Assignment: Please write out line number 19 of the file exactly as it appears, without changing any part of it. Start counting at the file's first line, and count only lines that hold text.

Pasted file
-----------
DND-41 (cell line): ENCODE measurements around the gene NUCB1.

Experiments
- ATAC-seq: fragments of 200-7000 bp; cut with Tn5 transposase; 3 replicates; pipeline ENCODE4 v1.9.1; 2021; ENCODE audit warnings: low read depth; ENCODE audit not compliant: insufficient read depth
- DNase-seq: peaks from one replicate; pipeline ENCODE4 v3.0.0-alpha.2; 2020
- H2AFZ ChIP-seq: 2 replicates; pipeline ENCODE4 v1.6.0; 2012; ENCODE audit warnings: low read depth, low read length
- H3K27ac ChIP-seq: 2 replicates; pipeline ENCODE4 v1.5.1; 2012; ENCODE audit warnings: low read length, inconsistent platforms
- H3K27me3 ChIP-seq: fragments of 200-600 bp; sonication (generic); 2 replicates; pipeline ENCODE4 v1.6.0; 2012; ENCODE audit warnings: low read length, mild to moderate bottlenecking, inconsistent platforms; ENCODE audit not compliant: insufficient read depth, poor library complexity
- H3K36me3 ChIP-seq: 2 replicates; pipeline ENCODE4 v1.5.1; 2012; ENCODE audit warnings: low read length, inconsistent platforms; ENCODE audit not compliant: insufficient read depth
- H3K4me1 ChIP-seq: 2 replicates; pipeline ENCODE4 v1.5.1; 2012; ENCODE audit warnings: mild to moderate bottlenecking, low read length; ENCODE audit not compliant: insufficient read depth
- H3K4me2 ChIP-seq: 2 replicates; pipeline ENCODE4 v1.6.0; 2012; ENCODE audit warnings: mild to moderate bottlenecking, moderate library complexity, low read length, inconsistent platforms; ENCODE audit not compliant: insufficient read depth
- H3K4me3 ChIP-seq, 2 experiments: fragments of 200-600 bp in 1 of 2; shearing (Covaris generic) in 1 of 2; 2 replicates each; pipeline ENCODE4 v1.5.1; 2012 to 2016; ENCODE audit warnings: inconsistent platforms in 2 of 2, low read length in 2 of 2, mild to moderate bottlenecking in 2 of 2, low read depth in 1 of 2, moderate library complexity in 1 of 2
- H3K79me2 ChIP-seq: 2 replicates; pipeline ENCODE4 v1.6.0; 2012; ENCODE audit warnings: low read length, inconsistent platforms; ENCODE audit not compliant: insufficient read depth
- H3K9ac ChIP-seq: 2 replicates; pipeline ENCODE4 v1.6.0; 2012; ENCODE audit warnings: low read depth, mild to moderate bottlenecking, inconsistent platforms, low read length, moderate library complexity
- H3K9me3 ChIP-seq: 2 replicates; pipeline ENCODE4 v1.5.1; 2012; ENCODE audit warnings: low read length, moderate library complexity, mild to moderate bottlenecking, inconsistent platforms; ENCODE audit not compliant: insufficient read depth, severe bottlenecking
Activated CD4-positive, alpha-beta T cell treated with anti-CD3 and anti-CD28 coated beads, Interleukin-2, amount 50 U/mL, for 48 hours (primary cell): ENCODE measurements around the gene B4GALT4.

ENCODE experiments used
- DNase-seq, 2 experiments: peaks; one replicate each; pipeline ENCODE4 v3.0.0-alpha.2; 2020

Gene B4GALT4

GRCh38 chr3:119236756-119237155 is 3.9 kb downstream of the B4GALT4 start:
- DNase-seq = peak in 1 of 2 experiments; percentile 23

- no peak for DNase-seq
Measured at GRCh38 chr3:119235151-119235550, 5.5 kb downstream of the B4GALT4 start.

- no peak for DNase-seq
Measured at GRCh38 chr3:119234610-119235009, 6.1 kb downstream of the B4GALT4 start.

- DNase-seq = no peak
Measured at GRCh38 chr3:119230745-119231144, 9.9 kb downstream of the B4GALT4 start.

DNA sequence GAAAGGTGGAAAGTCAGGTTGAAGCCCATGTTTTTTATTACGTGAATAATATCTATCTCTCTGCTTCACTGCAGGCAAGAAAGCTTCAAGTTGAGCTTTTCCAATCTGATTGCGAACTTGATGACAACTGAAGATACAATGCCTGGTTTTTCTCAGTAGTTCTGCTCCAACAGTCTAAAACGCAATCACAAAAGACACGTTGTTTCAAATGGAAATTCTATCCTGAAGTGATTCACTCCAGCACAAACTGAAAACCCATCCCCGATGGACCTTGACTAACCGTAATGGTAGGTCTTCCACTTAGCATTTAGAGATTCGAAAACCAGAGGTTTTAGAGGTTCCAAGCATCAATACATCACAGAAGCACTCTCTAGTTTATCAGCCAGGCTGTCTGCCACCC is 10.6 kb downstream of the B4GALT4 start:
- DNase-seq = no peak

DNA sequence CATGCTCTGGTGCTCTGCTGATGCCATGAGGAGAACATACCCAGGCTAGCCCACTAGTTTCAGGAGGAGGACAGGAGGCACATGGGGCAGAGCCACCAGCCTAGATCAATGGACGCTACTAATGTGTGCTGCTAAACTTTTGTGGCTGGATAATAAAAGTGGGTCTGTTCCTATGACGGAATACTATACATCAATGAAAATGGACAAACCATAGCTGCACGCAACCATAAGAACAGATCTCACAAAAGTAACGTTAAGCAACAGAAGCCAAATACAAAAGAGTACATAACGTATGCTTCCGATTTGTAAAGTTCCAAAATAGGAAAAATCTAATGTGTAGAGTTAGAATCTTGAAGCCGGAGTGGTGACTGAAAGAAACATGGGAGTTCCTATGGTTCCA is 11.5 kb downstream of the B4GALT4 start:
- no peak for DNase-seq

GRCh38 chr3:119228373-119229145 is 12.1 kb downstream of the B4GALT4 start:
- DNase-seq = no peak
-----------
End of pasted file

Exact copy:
GRCh38 chr3:119236756-119237155 is 3.9 kb downstream of the B4GALT4 start: